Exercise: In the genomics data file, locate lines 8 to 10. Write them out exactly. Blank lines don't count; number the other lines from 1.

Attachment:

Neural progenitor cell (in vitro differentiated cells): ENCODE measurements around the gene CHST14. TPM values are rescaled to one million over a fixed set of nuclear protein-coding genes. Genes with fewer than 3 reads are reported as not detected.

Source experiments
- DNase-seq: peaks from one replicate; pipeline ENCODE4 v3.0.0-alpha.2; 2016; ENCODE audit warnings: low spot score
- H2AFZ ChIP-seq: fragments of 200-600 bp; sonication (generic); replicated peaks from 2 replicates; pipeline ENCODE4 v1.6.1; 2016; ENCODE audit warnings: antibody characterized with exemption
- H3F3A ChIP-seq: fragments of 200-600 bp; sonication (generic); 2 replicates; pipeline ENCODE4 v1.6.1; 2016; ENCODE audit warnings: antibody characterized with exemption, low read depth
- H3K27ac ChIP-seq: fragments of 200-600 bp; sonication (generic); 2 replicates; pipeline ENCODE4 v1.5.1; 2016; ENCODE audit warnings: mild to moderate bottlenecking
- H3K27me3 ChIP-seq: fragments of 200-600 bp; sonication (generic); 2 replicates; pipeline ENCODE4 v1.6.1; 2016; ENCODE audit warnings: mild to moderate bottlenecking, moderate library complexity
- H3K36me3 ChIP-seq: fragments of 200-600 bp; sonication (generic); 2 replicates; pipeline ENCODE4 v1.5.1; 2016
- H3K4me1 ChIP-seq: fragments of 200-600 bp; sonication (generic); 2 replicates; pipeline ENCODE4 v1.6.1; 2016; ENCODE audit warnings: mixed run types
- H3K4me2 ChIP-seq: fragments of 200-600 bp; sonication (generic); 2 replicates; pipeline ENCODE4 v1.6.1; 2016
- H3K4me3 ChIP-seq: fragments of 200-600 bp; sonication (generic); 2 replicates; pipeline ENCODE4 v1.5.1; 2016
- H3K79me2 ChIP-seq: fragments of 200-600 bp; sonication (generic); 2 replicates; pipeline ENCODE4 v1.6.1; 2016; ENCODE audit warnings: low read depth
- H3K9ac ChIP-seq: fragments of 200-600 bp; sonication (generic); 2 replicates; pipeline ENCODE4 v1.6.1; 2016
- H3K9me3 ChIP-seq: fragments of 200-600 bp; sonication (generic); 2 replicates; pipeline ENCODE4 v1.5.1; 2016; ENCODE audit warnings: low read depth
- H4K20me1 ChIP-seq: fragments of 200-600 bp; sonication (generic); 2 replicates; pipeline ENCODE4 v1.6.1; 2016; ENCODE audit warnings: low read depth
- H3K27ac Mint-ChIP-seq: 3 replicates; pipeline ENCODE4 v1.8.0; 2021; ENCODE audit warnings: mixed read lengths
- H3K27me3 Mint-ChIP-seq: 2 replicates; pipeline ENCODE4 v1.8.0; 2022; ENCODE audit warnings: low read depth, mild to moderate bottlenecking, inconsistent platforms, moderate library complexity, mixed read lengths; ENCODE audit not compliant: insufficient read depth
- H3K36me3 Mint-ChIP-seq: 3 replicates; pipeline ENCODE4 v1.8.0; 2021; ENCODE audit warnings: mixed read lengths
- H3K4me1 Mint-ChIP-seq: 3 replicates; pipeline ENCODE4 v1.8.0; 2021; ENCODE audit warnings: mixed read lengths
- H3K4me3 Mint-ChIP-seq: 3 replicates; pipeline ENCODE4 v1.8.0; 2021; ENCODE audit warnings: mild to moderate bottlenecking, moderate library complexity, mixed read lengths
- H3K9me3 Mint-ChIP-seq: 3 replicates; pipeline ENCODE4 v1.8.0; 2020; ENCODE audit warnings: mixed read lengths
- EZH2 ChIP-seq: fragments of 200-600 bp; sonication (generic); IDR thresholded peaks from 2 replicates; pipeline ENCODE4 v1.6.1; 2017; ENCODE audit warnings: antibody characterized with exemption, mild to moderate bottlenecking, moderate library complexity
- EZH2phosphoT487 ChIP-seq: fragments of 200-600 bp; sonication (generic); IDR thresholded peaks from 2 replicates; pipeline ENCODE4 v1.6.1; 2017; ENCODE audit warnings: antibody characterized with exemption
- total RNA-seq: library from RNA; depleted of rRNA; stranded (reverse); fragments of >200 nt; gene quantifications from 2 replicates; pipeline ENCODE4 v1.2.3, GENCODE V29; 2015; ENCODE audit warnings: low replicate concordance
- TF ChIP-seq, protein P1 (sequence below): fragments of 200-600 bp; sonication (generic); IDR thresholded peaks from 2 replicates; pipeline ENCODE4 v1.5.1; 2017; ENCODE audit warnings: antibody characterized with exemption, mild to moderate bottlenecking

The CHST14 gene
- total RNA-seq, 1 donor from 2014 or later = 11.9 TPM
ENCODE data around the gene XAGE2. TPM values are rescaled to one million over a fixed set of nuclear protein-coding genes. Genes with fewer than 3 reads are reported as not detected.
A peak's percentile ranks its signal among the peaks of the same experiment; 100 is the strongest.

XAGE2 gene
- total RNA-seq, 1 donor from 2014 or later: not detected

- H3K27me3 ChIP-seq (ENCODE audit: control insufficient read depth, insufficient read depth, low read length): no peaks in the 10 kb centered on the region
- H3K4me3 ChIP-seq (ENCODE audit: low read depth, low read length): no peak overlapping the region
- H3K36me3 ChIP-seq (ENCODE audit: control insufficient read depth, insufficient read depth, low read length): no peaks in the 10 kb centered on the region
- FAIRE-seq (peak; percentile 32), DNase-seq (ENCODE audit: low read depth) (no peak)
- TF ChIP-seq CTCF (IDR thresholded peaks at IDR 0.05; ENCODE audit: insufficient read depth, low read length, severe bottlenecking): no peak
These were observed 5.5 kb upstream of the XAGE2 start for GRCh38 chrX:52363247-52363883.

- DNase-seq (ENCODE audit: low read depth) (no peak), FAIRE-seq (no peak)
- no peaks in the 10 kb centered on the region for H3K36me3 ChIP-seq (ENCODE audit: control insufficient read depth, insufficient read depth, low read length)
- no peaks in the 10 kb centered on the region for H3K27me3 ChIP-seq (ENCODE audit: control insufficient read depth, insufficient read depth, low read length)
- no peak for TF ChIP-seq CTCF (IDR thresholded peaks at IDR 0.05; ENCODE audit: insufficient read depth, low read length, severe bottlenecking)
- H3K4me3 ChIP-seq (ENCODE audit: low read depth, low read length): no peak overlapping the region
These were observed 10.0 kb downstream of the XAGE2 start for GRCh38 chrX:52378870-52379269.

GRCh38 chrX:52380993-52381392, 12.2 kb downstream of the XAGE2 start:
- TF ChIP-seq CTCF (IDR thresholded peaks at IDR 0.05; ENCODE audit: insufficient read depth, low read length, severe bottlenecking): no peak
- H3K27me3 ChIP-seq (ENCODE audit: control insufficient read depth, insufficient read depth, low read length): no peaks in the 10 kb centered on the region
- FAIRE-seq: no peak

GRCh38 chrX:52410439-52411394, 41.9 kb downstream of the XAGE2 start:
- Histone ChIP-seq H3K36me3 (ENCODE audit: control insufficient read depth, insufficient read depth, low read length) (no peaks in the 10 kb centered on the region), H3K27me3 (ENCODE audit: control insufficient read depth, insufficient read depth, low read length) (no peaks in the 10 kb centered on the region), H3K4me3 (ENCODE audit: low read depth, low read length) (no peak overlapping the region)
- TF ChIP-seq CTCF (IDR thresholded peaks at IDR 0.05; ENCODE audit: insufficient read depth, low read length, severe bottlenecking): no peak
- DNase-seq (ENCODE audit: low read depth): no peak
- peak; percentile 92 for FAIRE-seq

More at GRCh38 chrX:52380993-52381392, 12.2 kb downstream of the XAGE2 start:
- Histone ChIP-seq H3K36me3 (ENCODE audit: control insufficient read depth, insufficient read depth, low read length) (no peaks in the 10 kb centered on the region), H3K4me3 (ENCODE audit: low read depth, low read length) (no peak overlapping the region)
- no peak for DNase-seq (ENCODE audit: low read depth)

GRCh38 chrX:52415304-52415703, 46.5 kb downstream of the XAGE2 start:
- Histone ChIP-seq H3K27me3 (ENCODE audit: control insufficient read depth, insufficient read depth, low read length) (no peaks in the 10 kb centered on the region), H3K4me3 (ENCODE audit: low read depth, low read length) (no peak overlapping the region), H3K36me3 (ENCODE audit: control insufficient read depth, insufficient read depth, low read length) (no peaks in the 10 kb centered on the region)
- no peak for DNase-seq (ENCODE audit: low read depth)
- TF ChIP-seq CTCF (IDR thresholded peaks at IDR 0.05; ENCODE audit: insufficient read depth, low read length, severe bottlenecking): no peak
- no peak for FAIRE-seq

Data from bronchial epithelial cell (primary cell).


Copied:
- H3K36me3 ChIP-seq: fragments of 200-600 bp; sonication (generic); 2 replicates; pipeline ENCODE4 v1.5.1; 2016
- H3K4me1 ChIP-seq: fragments of 200-600 bp; sonication (generic); 2 replicates; pipeline ENCODE4 v1.6.1; 2016; ENCODE audit warnings: mixed run types
- H3K4me2 ChIP-seq: fragments of 200-600 bp; sonication (generic); 2 replicates; pipeline ENCODE4 v1.6.1; 2016